I know a lot of the times I and others complain about accessibility but I wanted to send a heartfelt thank you for all the changes over the last 25+ years. 

Thank you for everything you do to continue to make this product usable  for all. I have said that adding Accessibility to software is about making everything Accessible but also making it usable. I call that the AU or gold standard.  I think Microsoft is getting very close to meeting it if they have not already. 

PM from VS Code on Continuous Accessibility

As we wrap up, I want to introduce Isidor Nikolic, a Product Manager for VS Code who has been improving the accessibility of our popular code editor for over a decade. Isidor has played a crucial role in the VS Code journey since 2012, recently transitioning from a developer to a Product Manager.  

With a deep commitment to cultivating an exceptional VS Code extension ecosystem, Isidor’s contributions have significantly shaped the platform’s success. Isidor is also devoted to driving accessibility initiatives with the help of the whole VS Code team, ensuring inclusivity and user-friendliness for all.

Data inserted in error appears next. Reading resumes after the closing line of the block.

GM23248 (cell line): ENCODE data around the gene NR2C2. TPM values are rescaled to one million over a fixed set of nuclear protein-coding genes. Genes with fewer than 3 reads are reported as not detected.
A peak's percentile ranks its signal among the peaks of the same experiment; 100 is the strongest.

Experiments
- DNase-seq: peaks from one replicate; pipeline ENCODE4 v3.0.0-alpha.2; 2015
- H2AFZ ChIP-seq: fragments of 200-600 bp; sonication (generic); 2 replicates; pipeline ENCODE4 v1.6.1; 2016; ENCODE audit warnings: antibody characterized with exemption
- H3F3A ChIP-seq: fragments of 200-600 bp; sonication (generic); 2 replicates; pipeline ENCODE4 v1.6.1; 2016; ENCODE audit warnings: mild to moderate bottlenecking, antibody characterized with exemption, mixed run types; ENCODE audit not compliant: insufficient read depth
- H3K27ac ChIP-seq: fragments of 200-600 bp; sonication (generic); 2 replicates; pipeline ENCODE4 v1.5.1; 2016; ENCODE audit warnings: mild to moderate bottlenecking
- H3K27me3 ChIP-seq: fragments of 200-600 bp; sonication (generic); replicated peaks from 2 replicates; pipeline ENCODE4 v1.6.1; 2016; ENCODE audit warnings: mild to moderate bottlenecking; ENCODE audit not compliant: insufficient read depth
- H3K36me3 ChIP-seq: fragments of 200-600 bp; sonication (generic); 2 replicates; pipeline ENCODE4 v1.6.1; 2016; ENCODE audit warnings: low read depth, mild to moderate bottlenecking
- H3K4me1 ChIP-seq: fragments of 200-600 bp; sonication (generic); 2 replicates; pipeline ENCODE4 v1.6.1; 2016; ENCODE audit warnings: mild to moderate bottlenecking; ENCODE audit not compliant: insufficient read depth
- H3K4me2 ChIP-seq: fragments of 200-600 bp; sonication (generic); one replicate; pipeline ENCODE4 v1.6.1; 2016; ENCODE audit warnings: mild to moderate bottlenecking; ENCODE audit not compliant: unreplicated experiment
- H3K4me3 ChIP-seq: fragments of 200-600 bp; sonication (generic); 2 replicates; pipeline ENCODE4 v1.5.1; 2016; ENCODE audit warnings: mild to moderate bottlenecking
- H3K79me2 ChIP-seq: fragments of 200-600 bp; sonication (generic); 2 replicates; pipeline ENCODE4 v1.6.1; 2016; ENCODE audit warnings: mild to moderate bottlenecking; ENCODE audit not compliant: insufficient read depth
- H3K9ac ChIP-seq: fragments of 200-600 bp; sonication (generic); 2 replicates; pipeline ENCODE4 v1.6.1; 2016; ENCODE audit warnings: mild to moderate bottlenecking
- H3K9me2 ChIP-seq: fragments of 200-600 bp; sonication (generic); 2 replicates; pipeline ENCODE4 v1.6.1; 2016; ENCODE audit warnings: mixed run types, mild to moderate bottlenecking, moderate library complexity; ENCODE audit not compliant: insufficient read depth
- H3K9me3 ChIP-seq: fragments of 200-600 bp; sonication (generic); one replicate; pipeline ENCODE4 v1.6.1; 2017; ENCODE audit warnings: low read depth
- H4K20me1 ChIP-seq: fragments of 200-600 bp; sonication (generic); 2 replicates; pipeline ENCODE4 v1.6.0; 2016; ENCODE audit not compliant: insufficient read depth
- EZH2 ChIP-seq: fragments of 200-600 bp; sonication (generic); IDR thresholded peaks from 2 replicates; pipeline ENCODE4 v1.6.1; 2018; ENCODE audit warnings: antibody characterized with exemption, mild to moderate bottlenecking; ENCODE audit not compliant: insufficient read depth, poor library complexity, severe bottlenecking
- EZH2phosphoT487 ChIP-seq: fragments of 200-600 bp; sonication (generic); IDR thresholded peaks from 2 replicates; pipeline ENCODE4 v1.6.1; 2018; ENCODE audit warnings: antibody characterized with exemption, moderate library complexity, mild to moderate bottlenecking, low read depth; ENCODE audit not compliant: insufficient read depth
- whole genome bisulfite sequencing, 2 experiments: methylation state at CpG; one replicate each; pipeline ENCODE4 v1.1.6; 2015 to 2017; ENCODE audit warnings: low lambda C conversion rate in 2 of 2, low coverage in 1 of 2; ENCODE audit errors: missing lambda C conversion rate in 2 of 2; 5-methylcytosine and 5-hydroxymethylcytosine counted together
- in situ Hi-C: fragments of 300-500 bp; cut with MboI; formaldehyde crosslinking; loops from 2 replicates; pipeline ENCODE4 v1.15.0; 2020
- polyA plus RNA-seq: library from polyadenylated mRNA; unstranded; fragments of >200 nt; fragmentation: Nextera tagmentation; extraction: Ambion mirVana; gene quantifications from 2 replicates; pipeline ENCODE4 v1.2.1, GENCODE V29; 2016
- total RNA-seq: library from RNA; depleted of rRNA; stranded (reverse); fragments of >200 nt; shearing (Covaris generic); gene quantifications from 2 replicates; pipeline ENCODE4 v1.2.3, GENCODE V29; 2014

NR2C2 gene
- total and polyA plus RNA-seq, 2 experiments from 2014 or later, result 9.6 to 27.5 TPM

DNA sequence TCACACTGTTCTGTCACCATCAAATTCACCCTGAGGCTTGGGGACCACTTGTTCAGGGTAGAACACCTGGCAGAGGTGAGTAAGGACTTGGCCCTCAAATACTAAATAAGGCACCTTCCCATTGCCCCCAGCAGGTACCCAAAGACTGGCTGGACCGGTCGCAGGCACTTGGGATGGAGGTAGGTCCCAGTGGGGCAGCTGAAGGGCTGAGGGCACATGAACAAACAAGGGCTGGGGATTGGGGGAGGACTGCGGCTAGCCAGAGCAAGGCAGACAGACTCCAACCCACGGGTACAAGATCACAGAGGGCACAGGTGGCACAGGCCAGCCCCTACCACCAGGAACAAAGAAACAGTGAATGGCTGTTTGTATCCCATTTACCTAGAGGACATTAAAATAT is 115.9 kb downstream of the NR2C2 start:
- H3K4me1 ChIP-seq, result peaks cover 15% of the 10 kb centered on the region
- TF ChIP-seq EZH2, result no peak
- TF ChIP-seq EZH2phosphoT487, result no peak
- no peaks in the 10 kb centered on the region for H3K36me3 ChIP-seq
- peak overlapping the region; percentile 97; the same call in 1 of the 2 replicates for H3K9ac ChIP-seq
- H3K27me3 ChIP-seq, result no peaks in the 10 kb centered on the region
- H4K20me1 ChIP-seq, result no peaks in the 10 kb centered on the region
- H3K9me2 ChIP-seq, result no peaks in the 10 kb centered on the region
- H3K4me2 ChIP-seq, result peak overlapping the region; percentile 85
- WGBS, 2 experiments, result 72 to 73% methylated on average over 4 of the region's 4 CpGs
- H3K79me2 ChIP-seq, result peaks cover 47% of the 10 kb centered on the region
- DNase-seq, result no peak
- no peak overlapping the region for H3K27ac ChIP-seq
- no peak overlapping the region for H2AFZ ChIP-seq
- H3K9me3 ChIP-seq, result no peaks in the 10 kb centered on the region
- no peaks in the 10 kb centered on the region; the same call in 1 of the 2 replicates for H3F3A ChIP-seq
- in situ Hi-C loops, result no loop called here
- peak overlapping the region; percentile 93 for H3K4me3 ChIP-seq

You can also check out more demos/feature by Isidor via: Accessibility in VS Code – YouTube 

Closing Thoughts + Resources 

I hope you enjoyed learning more about how Microsoft tools enable developers with disabilities not to just simply access our applications, but to thrive in their work environments! 

We are always looking for feedback and suggestions on how to improve our products and services for everyone. If you have any accessibility issues or ideas, please let us know through our feedback channels: 

Next Steps: 

Go try out all of the features outlined in this article by downloading VS Code and Visual Studio –THANK YOU for being part of our community and happy coding! 🧑💻 

Quick Resources: